fish was from the Dutch Wadden Sea and the second source was from the north-east
Atlantic. Three males that were fed Atlantic fish were alternated between the groups
during the breeding season. Only 4 of the 12 females on the Wadden Sea diet were
pregnant compared with 10 of the 12 females on the Atlantic fish diet. Based on the
variation in circulating levels of hormones in the non-pregnant females it appeared
that the effect occurred past ovulation, at the time of implantation.
An anomalous observation should be recorded. In contrast to the findings in the
Baltic, no stenoses or occlusions were found in any of the Wadden Sea harbour seals
even though Reijnders (1980) noted that levels of PCB in the Schleswig-Holstein
population of harbour seals were comparable with the levels in Baltic seals. The term
'PCB' may be adequate for some purposes of describing levels of this family of
compounds in various environmental materials including biological tissues. It is
probably inadequate to assist in the interpretation of biological observations on
highly contaminated populations from widely different locations because the isomer-
specific composition of the PCB and associated furans is unlikely to be the same
(Bowes et al., 1975). The experimental findings (Darnerud et al., 1986) that the
highly potent 3,3',4,4'-tetrachlorobiphenyl congener is selectively concentrated in









Effects on fish and wildlife populations 107

the mammalian fetus provides a possible feasible explanation of the anomaly. Thus
when a more complete analysis of the Baltic and Wadden Sea tissues has been
undertaken, the reasons for this anomaly may become apparent.
I* Puget Sound, Washington State, USA, long-term research has been undertaken
on the harbour seal population not only to document population changes but also to
investigate the possible role of contaminants (Calambokidis et al., 1985). Generally,
the harbour seal population in Puget Sound has increased under protection. A high
incidence of premature births and neonatal mortality was found at some sites but
this did not appear to be related to the occurrence of organochlorine contaminants.
Two anomalies that appeared to be possibly linked to PCB or related compounds
were indistinct pelage, particularly in subadults, and umbilical lesions. Similar urn
biblical lesions had been noted in the Dutch Wadden Sea population (Reijnders et al.,
1982) and the possibility of changes in pelt quality has been raised by Holden (1975).

4.2.1.2. Cetaceans. There are several populations of cetaceans that have accumu-
lated high concentrations of organochlorine compounds, particularly PCB (Wage-
mane and Muir, 1984); however, there are very few case histories where epizootics
or population changes have been demonstrated to be related to these compounds.
Cetaceans are difficult species for which to obtain accurate population estimates or
on which to undertake experimentation. Some of the evidence therefore seems to be
anecdotal or only partially systematized though some comprehensive studies have
been undertaken.
The harbour porpoise populations in Puget Sound (Calambokidis et al., 1985), the
Dutcl :Wadden Sea (Verwey and Wolff, 1982s) and the Baltic (Otterlind, 1976,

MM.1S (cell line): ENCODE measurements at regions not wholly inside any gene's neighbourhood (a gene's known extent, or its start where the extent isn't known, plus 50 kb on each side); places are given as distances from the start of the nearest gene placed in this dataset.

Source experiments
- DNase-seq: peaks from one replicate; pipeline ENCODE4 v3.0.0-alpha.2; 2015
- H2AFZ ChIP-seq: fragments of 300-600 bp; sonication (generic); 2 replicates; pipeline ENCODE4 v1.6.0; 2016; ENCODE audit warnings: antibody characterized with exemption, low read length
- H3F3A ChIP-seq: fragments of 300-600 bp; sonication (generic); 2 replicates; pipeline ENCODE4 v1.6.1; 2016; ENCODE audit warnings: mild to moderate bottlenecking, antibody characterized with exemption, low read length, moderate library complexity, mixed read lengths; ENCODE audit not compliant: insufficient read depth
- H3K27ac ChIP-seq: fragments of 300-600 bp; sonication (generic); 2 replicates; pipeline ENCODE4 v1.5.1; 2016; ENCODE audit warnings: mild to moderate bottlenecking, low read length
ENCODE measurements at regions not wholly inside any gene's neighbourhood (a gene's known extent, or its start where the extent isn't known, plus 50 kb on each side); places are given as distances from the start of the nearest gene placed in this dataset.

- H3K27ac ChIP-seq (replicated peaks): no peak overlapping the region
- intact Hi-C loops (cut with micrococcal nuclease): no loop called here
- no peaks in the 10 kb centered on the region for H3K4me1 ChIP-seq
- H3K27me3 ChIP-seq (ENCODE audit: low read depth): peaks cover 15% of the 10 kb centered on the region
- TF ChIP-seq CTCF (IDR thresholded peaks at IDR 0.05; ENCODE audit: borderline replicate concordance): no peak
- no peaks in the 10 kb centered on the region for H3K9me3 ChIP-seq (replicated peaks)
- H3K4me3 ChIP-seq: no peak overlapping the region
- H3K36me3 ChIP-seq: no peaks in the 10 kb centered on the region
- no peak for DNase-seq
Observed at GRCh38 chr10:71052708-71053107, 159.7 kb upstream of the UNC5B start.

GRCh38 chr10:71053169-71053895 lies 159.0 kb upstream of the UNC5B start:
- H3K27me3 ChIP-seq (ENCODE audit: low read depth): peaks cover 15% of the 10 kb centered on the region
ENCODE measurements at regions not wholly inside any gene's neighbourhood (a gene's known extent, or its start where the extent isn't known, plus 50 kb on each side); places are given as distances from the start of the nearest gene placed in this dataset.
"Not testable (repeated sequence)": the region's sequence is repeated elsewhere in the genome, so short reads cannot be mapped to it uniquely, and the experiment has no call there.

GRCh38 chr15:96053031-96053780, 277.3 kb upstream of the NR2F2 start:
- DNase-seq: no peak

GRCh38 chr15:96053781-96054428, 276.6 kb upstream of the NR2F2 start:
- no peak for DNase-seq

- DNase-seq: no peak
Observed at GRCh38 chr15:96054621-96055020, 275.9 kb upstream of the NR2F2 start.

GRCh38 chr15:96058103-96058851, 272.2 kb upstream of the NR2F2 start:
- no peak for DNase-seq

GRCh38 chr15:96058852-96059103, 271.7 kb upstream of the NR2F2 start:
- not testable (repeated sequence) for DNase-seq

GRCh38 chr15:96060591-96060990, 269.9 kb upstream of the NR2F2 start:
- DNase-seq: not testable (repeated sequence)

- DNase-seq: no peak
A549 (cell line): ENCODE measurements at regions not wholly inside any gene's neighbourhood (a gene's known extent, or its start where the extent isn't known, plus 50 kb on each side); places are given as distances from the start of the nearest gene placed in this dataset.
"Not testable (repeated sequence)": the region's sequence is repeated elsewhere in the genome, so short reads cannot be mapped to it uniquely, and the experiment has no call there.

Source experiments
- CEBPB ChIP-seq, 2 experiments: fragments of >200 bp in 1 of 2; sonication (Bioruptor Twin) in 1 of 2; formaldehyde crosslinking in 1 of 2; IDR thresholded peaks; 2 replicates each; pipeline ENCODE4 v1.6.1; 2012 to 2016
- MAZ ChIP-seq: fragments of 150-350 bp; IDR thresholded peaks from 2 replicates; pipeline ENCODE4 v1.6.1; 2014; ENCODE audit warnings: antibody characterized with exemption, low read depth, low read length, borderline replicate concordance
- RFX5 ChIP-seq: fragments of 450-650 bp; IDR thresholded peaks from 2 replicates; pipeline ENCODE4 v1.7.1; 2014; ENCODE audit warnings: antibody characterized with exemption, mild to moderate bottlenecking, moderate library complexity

Almquist, 1982) have been regionally extirpated. The declines in each case were
suspected to be caused by high levels of PCBs, though high levels of DDT were also
sometimes present. PCB and DDT levels in the blubber of harbour porpoises from
the Wadden Sea were 88 ppm and 41 ppm respectively (Koeman ct al., 1972) and
from the Baltic Sea 114 ppm and 38 ppm (Huschenbeth, 1977). High levels (79 ppm
and 103 ppm DDT in males versus 47 ppm PCB and 39 ppm DDT in females) were
found ib harbour porpoises in the Bay of Fundy (Gaskin, 1982; Gaskin et al., 1983);
however,; no adverse biological effects seem to have been noted though there are
preliminary indications that the proportion of pregnant females may have declined
from 45% in 1950-1955 to 22% in 1970-1980 (Gaskin et al., 1984).
Declines in killer whales (Orcinus orca) in Washington State have been associated
with high levels of organochlorine compounds in blubber (250 ppm PCB and 640
ppm DDT) (Calambokidis et al., 1985). There has also been a decline in the popu-
lation of bottlenose dolphins in the Wadden Sea (Verwey and Wolff, 1982b) and it is
suspected that the reason for their decline is the same as for the harbour porpoise.
It would seem that the presence of 190 ppm PCB and 94 ppm DDT in blubber of
pilot whales (Globicephala melaena) from the French Coast would warrant investi-
gation of their effects on the population (Alzieu and Duguy, 1979).


Michael Gilbertson


Detailed investigations are being undertaken on the decline of the population of
beluga whales (Delphinapterus leucas) in the St-Lawrence Estuary (Bcland and
Martineau, 1986). Estimates of the population of St-Lawrence belugas indicate
about 5000 animals in the 1880s (Reeves and Mitchell, 1984). Commercial hunting
ceased in the 1950s; however, the population, despite protection, has declined to
about 350-500 animals, likely through excess mortality at an early age (Beland and
Martineau, 1986). Detailed autopsies on 15 belugas revealed two with perforated
gastric ulcers and six with tumours including two splenic fibromas. Other pathologies
included a bladder cancer, and a dissecting aneurism of the pulmonary artery
(Martineau ct al., in press). High levels of organochlorine compounds were found in
the blubber (about 250 ppm PCB and 100 ppm DDT in adult males versus about 50
ppm PCB and 10 ppm DDT in adult females). One juvenile female contained over